Notre Dame head coach Brian Kelly has urged his players to enjoy the journey. It's a message Prince Shembo embraced a long time ago.
Shembo carries the sledgehammer, a symbol of Notre Dame's defense that originated with defensive coordinator Bob Diaco
It’d be difficult to find another player on the roster that extracts maximum pleasure out of both the banality of practice and the drama that accompanies game days more than the junior outside linebacker.
The 6-2, 250-pounder sees the game through the eyes of a child, but plays it like The Bogeyman.
Since switching from dog linebacker, which is much more responsible for dropping into pass coverage, to the quarterback-hunting cat position, Shembo has found his niche. The North Carolina native leads the dominant Fighting Irish defense with eight quarterback hurries, has added two sacks and three total tackles for loss.
“Practice is the favorite part of my day,” he said. “It’s like recess for me. You’ve got class, lunch and then you have recess.”
He’s learned to appreciate film sessions and has embraced the nuances of the four linebacker positions employed by defensive coordinator Bob Diaco. While still applying that information, Shembo has also figured out a way to simplify the game.
“Guys want to knock our heads off and we want to do the same thing,” he said. “…It’s the same mentality; we’re never going to change. We’re like a bunch of little kids that like to run around. I just play football, man. When you start thinking about you’ve gotta do this and you’ve gotta do that, you start freezing.”
Diaco has given Shembo a long leash when it comes to improvising on the field, but Shembo’s teammates know he’ll be in the right spot.
“First of all, we had Darius Fleming there last year and he did a great job in always setting the edge and making sure that the ball was always inside of our defense, and then you have somebody like Prince Shembo,” senior inside linebacker Manti Te’o said. “Those are pretty big shoes to fill, but Prince has done a tremendous job in not only just setting the edge but being a player and being a weapon out there.
“If you look at him, Prince is not that big compared to the guys he's going up against, but when you watch the tape, that little 6-1 dude is folding 6-8, 300-pound linemen, so I'm happy to be on the same side as Prince Shembo.”
Shembo and the Irish defense have faced a number of powerful offensive lineman and menacing tight ends this season in teams like Stanford, Michigan, Michigan State, Oklahoma. The difference this year is that those assignments weren’t much different than what Shembo has had to deal with on a daily basis throughout the week.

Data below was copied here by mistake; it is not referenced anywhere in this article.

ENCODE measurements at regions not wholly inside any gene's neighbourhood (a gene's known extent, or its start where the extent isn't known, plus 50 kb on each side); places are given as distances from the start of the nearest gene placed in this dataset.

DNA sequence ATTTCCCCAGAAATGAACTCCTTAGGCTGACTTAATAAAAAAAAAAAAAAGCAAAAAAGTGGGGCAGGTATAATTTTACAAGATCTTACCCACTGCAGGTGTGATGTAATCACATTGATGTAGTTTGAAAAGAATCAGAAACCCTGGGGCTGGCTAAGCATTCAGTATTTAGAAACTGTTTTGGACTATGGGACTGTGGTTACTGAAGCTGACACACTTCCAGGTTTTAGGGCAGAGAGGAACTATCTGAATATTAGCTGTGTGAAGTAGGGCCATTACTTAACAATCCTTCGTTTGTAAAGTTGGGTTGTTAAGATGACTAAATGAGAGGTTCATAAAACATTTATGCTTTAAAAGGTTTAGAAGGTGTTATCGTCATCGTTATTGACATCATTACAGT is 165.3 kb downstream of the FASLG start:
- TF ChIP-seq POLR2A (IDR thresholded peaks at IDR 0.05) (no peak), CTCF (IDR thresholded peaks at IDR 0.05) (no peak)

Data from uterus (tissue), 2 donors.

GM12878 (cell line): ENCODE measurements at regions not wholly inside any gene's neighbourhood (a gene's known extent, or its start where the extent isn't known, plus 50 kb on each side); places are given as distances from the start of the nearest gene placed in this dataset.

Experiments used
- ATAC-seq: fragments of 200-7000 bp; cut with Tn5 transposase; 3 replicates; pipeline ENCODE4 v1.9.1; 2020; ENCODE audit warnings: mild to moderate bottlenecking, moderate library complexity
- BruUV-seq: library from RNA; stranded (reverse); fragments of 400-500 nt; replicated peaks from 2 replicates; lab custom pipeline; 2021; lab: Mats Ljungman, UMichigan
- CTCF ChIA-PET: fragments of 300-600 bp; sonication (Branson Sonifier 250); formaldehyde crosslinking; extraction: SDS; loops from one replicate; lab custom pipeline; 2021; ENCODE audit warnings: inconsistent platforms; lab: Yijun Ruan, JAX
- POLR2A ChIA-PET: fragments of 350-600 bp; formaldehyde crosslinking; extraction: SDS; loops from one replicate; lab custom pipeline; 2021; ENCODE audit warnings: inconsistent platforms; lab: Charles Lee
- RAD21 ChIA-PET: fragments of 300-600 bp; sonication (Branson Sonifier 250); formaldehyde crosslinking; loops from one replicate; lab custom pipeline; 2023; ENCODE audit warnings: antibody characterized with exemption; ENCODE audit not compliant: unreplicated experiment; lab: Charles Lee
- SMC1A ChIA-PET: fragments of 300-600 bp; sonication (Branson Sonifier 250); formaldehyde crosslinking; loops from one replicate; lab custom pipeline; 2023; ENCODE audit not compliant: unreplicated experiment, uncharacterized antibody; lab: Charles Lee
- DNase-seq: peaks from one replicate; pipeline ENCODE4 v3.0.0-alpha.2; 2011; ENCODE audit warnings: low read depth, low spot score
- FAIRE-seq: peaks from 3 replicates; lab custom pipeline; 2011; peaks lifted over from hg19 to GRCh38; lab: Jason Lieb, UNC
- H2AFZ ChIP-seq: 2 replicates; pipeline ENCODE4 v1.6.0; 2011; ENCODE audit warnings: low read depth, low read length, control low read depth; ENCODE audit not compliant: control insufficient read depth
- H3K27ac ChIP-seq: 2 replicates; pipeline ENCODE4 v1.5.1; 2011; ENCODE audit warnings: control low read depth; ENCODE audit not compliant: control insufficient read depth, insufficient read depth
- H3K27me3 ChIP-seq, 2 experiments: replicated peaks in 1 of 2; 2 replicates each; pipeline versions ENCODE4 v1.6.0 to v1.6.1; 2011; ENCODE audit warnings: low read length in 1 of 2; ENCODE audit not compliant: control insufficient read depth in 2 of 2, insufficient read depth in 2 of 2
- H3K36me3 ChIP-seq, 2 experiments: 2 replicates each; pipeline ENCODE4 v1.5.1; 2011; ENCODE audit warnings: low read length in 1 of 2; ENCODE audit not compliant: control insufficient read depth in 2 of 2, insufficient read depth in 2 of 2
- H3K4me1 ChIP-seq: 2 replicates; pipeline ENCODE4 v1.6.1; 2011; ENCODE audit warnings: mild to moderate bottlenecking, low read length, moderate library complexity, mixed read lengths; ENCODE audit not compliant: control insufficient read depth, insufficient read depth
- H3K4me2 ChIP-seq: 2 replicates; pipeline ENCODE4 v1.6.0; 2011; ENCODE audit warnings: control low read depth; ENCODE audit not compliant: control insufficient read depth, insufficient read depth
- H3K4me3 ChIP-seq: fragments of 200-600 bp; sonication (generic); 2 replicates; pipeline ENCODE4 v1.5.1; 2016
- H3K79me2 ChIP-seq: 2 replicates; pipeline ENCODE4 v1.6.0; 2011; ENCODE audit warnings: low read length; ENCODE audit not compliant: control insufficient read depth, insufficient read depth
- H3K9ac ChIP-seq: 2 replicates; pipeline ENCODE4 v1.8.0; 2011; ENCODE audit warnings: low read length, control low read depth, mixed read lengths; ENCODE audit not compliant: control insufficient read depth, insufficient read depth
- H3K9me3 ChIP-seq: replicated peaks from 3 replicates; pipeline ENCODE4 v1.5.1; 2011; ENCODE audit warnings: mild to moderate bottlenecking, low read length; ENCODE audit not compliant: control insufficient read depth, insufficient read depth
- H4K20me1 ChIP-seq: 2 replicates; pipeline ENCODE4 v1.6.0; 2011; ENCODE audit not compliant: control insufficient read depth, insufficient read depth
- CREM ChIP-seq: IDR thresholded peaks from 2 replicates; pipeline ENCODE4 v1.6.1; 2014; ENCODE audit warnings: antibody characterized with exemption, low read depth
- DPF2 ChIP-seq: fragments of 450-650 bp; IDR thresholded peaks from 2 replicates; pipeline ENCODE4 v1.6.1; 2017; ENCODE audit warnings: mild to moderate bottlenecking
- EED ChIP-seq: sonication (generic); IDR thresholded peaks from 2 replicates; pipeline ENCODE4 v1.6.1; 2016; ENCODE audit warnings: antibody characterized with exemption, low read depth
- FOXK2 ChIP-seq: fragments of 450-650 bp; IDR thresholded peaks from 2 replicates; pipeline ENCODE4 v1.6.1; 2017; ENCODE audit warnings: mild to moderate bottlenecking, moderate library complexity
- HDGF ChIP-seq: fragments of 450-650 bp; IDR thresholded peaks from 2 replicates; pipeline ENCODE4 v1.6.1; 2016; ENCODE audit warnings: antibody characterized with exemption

“We’ve got monsters on our team,” he said. Troy [Niklas] is a monster; Tyler [Eifert is] a monster. The more you practice with monsters the better. If I go fight a dragon every day without getting killed … I think I’ll know how to beat the dragon eventually.”
Kelly explained that using Shembo on the opposite side in 2011 was a matter of filling a need, and not so much playing to Shembo’s strengths.
“It was definitely to get our best players on the field at the time,” he said. “And, as you know, we were developing some younger players at the position. Prince obviously plays much better when we can shorten the field and he can get after the quarterback. He's great over at tight end. It's just a more natural fit for him being at the cat position.
“He's, first of all, a guy for us that can match up against any tight end in the country. We feel like that's a favorable matchup for us when we have Prince Shembo over at tight end. That coupled with his ability to rush the quarterback, I think both of those things stand out for us; that you've got a guy that could be so strong against the runs and then give you great effort, too. He's a guy that doesn't take a play off.”
Fans have begun to take notice of the sledgehammer different Irish defenders carry around before games. It was an idea that originated with Diaco; it’s a symbol Shembo has a hard time letting go of and sharing with his teammates. It’s the only thing he doesn’t want to share with his fellow “D-Boys.”
Whether it’s a good laugh, which included telling Stanford tight end Zach Ertz between plays that he wasn’t rated as high by NFL scouts as Notre Dame’s
Eifert, or going to the movies (except for horror films; Shembo doesn’t dig those), the defense does everything together. Shembo is content with the allotment of praise being spread evenly.
Besides, he’s too busy looking for the next head to knock off. But, please, be careful with that sledgehammer.
“I’m like Thor with the hammer,” he said. “I think [before the BYU game] I accidentally hit [Robby] Toma. I was swinging it and I didn’t know he was behind me and I hit him in the leg. At practice I was swinging it around [Thursday before BYU] and I accidentally hit Bennett [Jackson] in the knee.
“I’ve got to be careful, so I don’t swing it now.”
So far this fall, he has inflicted enough pain without it.
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